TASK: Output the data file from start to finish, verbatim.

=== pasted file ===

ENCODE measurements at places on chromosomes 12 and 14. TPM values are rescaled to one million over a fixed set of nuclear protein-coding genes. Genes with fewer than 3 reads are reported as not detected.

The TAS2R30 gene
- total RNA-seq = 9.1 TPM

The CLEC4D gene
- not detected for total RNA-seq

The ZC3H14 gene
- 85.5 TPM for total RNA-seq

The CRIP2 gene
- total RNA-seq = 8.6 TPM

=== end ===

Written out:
ENCODE measurements at places on chromosomes 12 and 14. TPM values are rescaled to one million over a fixed set of nuclear protein-coding genes. Genes with fewer than 3 reads are reported as not detected.

The TAS2R30 gene
- total RNA-seq = 9.1 TPM

The CLEC4D gene
- not detected for total RNA-seq

The ZC3H14 gene
- 85.5 TPM for total RNA-seq

The CRIP2 gene
- total RNA-seq = 8.6 TPM